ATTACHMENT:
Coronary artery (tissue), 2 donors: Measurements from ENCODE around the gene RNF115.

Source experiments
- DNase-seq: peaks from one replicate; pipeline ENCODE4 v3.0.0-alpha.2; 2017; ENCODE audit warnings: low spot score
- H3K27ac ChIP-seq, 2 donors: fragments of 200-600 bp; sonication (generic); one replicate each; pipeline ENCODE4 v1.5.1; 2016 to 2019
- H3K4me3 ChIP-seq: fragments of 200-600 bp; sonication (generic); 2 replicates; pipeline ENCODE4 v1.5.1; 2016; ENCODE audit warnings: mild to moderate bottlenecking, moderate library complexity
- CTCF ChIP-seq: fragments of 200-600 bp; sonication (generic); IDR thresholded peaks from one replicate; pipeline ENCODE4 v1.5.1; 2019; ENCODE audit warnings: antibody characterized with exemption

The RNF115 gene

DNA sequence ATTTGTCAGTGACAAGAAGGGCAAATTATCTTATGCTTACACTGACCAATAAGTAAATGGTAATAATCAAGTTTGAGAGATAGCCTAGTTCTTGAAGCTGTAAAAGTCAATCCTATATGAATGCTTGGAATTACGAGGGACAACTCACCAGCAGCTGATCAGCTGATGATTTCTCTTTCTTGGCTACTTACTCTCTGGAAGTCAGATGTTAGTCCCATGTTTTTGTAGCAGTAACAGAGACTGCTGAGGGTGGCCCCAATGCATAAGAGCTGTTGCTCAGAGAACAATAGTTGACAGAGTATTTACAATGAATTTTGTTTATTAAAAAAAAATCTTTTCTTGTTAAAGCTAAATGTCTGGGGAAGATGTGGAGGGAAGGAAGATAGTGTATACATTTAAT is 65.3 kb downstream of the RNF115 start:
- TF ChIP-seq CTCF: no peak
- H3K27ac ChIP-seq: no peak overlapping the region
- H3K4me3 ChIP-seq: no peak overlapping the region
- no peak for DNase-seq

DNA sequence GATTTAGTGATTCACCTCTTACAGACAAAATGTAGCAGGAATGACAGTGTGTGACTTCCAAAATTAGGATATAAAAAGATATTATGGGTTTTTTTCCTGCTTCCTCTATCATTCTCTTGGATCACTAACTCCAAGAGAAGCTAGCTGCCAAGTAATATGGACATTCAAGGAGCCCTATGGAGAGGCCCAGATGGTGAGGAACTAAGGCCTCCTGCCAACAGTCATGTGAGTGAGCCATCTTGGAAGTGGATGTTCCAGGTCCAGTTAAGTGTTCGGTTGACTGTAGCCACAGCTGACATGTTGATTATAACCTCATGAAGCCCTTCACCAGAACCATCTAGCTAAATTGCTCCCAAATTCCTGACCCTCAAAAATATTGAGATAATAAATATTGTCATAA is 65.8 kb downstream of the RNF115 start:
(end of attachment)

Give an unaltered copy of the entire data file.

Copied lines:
Coronary artery (tissue), 2 donors: Measurements from ENCODE around the gene RNF115.

Source experiments
- DNase-seq: peaks from one replicate; pipeline ENCODE4 v3.0.0-alpha.2; 2017; ENCODE audit warnings: low spot score
- H3K27ac ChIP-seq, 2 donors: fragments of 200-600 bp; sonication (generic); one replicate each; pipeline ENCODE4 v1.5.1; 2016 to 2019
- H3K4me3 ChIP-seq: fragments of 200-600 bp; sonication (generic); 2 replicates; pipeline ENCODE4 v1.5.1; 2016; ENCODE audit warnings: mild to moderate bottlenecking, moderate library complexity
- CTCF ChIP-seq: fragments of 200-600 bp; sonication (generic); IDR thresholded peaks from one replicate; pipeline ENCODE4 v1.5.1; 2019; ENCODE audit warnings: antibody characterized with exemption

The RNF115 gene

DNA sequence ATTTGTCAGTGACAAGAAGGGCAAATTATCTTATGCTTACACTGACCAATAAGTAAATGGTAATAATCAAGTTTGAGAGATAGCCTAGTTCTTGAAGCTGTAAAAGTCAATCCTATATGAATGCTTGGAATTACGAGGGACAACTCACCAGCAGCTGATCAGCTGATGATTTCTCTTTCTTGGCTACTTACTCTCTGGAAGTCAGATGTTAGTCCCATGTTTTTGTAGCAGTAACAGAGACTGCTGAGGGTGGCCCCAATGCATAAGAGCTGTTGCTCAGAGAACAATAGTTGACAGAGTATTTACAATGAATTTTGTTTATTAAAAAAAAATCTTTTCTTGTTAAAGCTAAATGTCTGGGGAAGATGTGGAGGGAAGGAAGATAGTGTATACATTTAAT is 65.3 kb downstream of the RNF115 start:
- TF ChIP-seq CTCF: no peak
- H3K27ac ChIP-seq: no peak overlapping the region
- H3K4me3 ChIP-seq: no peak overlapping the region
- no peak for DNase-seq

DNA sequence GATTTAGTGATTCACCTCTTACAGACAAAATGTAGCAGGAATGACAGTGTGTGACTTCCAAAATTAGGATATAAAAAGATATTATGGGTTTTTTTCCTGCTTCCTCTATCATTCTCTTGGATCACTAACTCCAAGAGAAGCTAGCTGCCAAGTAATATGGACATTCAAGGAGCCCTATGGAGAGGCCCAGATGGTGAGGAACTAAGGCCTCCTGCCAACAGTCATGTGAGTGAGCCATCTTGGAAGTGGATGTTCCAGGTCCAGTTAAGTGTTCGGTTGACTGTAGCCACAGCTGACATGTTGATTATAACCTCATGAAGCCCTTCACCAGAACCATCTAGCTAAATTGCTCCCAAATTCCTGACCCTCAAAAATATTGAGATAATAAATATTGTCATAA is 65.8 kb downstream of the RNF115 start: